Screen reader Also referred to a "text-to-speech software", this is a piece of software that will read out your website. But will it read all of it, and in the right order? That's where we come in, to make sure that there is nothing that you are hiding from blind users. Not that you'd do it on purpose, of course. But you would be amazed at what a mess some sites are in!
Section 508 This only refers to websites in the States. It's an amendment to the Rehabilitation Act to ensure that Federal agencies make their websites and applications accessible among other things.
SEO Search Engine Optimisation. Basically, improving your website so that it ranks higher when searching for a site using a search engine such as Google. Making your website accessible will not just benefit people with disabilities, but is likely to help your pageranking also! Search engines reward well-designed sites.
Sitemap If your website is complicated, and has quite a few submenus in its navigation, then you should provide a sitemap. I even provide one on this website, though it's not really necessary as it's such a small site. But I do it because it's good practice. It also helps with your SEO (q.v.) too!
If you are using a screen reader (q.v.), imagine how tedious it would be to have to listen to the navigation menu each time you open a new page of the same website. This is why all good websites (such as this one) have an option to skip the navigation and go straight to the body text of the page. If you scroll to the top of the page and hit TAB you will see an option that says "Skip navigation". Hit return and see what happens. This is one of the first things that gets read out for peope using screen readers, so they can easily skip the menu.
Text scaling People with bad eyesight need letters to be larger. However, some websites do not allow you to make the letters larger. This is not as big a problem as it used to be as browsers these days also have a Page zooming (q.v.) option, but this requires users to have to scroll horizontally all the time, which isn't much fun. So most users with poor eyesight still prefer text scaling, when it is available. Make sure your website is fully responsive (q.v.) and this won't be a problem.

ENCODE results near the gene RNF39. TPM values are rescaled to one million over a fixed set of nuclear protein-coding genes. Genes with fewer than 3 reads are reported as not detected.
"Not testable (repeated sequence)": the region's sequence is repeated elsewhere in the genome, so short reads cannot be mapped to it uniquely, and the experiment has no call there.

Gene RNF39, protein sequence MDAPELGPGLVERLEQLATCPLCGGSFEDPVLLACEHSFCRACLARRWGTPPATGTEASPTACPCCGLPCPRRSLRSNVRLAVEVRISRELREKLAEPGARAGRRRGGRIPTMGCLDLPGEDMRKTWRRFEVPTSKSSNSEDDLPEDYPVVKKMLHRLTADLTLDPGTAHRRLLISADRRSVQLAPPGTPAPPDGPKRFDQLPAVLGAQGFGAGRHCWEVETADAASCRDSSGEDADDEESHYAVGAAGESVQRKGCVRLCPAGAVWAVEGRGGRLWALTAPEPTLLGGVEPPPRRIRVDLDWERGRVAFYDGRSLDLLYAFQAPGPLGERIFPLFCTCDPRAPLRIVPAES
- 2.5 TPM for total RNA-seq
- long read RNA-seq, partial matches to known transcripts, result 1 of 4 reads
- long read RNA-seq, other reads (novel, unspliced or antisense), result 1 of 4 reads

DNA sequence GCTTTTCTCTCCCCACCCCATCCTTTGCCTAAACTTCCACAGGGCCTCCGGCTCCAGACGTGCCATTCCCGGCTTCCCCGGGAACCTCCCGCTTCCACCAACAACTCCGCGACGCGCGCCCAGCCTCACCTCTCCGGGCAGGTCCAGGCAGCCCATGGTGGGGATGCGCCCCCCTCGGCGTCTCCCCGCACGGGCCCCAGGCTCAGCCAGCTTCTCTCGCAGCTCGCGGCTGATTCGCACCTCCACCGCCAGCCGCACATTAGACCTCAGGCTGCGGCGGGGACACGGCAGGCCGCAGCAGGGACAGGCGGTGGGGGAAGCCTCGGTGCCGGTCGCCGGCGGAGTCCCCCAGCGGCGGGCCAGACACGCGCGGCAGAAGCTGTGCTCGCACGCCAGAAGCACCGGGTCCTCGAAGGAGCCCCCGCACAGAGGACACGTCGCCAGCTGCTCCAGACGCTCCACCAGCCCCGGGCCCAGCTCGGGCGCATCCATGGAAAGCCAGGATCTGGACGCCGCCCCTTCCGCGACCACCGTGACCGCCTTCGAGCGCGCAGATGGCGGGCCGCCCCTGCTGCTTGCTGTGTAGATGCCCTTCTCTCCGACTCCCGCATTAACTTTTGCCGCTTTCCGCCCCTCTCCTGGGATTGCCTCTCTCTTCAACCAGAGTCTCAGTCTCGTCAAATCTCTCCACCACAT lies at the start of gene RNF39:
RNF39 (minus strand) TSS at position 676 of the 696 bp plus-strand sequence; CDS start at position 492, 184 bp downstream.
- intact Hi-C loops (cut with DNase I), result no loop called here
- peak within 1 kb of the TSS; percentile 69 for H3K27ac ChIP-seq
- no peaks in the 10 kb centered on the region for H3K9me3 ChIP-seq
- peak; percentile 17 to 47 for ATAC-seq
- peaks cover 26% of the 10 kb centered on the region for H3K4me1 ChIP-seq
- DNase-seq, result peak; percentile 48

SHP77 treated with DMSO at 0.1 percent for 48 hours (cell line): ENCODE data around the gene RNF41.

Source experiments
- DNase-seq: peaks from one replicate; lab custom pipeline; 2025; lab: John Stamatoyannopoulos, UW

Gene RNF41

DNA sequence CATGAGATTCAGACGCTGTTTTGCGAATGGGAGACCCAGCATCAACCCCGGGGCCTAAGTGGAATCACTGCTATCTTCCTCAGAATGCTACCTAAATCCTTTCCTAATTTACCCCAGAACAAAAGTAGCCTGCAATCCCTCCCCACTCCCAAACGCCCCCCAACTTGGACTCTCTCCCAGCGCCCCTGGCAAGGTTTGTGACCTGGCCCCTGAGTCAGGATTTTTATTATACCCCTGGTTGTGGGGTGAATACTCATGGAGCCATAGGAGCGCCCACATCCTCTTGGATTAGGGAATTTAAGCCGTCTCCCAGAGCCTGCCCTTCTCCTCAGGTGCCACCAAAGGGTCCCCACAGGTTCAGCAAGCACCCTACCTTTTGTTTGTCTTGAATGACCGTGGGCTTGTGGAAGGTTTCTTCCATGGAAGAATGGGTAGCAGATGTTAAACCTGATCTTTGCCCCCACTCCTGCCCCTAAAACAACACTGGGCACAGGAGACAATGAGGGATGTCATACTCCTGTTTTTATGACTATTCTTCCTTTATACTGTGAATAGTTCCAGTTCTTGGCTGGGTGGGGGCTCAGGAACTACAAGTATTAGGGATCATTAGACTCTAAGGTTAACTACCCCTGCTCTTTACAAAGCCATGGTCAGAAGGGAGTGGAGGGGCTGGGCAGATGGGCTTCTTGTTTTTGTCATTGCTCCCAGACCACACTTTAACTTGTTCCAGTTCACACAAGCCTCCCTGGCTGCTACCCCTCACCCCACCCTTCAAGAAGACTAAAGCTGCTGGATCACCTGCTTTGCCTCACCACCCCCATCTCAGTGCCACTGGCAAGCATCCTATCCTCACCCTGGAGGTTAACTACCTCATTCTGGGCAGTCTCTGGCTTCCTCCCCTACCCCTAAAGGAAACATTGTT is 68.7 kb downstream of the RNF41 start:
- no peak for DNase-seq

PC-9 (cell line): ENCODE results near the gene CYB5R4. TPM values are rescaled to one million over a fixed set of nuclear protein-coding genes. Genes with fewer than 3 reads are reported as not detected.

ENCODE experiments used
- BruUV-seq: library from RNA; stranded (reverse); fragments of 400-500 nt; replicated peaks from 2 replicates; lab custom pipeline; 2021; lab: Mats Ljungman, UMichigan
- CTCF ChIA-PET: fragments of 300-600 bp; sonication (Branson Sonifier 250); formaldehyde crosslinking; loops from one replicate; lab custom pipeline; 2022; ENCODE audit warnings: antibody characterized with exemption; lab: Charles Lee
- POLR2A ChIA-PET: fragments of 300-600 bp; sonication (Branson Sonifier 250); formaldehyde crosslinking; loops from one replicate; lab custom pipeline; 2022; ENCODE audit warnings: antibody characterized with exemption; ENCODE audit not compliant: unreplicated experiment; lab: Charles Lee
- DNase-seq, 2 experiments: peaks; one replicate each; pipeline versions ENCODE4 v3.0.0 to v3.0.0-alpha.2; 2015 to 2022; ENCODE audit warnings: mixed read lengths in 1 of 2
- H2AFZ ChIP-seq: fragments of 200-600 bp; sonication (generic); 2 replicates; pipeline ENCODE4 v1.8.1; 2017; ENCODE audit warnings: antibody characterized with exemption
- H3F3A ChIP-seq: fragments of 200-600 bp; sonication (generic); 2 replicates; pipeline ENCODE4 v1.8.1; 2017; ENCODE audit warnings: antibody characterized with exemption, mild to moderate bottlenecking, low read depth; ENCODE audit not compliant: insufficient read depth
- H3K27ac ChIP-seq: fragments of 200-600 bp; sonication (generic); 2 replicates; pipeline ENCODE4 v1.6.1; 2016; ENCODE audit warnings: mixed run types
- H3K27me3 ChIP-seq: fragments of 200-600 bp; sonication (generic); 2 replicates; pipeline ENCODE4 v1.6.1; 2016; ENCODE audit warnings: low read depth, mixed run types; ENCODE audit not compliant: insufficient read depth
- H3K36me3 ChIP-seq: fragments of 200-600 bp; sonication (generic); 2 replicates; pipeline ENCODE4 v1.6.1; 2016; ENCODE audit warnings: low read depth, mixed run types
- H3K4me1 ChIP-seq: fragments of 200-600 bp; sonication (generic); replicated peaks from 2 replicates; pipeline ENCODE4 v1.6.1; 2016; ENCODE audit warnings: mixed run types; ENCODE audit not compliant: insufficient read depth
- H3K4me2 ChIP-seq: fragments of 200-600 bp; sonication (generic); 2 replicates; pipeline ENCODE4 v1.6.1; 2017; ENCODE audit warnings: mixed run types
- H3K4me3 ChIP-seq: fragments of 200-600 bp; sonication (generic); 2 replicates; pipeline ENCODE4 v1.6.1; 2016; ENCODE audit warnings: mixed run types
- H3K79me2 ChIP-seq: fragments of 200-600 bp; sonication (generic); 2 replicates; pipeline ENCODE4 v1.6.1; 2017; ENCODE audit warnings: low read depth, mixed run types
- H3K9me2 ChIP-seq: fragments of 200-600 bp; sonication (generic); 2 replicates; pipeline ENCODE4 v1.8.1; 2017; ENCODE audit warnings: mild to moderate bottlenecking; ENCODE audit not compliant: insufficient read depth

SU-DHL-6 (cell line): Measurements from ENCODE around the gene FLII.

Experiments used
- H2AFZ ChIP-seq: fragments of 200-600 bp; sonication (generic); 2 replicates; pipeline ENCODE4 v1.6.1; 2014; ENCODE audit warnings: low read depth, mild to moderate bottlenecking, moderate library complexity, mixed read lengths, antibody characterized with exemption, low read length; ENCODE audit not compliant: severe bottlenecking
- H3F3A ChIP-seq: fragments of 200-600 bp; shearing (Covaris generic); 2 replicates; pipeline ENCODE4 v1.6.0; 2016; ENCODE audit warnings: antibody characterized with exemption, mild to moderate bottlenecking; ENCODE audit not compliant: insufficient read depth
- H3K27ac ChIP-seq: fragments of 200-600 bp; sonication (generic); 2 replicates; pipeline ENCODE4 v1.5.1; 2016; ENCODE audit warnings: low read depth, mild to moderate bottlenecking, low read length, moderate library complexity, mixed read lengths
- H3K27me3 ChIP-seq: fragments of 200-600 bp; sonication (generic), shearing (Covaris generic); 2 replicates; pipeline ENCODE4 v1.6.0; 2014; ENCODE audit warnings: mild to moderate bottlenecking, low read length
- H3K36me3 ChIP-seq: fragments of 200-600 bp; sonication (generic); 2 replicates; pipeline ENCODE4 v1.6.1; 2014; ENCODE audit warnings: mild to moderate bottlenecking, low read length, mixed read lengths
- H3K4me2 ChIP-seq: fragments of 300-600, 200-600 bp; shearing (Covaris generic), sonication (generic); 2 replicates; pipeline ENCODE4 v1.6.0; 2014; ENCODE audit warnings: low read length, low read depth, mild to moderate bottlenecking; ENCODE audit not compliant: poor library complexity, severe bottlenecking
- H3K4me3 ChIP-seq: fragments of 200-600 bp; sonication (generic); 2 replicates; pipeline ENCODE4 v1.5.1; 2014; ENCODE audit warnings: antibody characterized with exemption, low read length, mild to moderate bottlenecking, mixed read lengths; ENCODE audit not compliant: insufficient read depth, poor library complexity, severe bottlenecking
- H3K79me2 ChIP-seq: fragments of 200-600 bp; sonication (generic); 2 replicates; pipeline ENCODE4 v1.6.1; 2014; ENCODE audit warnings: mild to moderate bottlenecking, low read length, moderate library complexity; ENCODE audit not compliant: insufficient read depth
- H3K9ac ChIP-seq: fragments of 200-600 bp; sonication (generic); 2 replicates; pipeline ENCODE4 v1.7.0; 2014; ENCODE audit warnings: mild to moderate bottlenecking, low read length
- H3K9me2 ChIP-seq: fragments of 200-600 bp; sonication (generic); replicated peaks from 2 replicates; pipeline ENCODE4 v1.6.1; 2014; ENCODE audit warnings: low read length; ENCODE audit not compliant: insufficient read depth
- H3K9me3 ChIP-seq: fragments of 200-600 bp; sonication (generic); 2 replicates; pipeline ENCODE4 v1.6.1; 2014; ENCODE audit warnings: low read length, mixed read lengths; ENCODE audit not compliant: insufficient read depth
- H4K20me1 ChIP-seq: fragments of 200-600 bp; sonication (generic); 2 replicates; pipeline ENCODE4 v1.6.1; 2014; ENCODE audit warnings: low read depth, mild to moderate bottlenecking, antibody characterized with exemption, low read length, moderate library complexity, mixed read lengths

Timed captions Or subtitles. It's not enough for your videos to have a transcript (do they even have that, I wonder!). They should have captions too. This is a single A (q.v.) requirement, or else deaf people will not be able to know what your video is about and they will feel really hard done by. And no, don't rely on YouTube's automatic rendering of the audio, it's really not very good. It's very simple to add captions to video and I'd be more than happy to help you or show you how.
VoiceOver This is a screen reader (q.v.) that is included on iPhones, iPads and iPods.
W3C Stands for the World Wide Web Consortium. Started in 1994 by Tim Berners-Lee, who you may remember took centre stage at the 2012 Olympic Opening Ceremony. He invented the World Wide Web. The Consortium sets all the standards for the Internet as you know it.
WAI This is the Web Accessibility Initiative, They are a team of specialists who, in 1997, got together to start to write the WCAG (q.v.) guidelines, which they have updated ever since. They are part of the W3C (q.v.)
WAI-ARIA Stands for Web Accessibility Initiative - Accessible Rich Internet Applications. This is a bit technical, but basically it is code that gives extra information to, for instance, a screen reader (q.v.) that otherwise wouldn't be given. It's especially useful on widgets and in forms.
WCAG These are the Web Content Accessibility Guidelines, produced by the WAI (q.v.) of the W3C (q.v.). You will generally see it termed "WCAG 2.1" which refers to the updated guidelines produced in 2018, though older websites will still refer to "WCAG 2.0" which were the guidelines produced in 2008 (the original ones were written in 1999). It is the bible that accessible web designers abide by. There are twelve guidelines which are organised under four principles that every accessible website must adhere to, known as POUR (q.v.). Accessibility audits will check that every page of your website ticks each box. There are three levels of conformance, depending on how accessible your site is: A, AA, and AAA (q.v.). The industry standard is to achieve AA as a minimum. Anything more is a bonus, and will make your website even more inclusive. Anything less than AA and you are not offering disabled visitors the same level of service as other people. In which case, you need to fix this pretty quickly.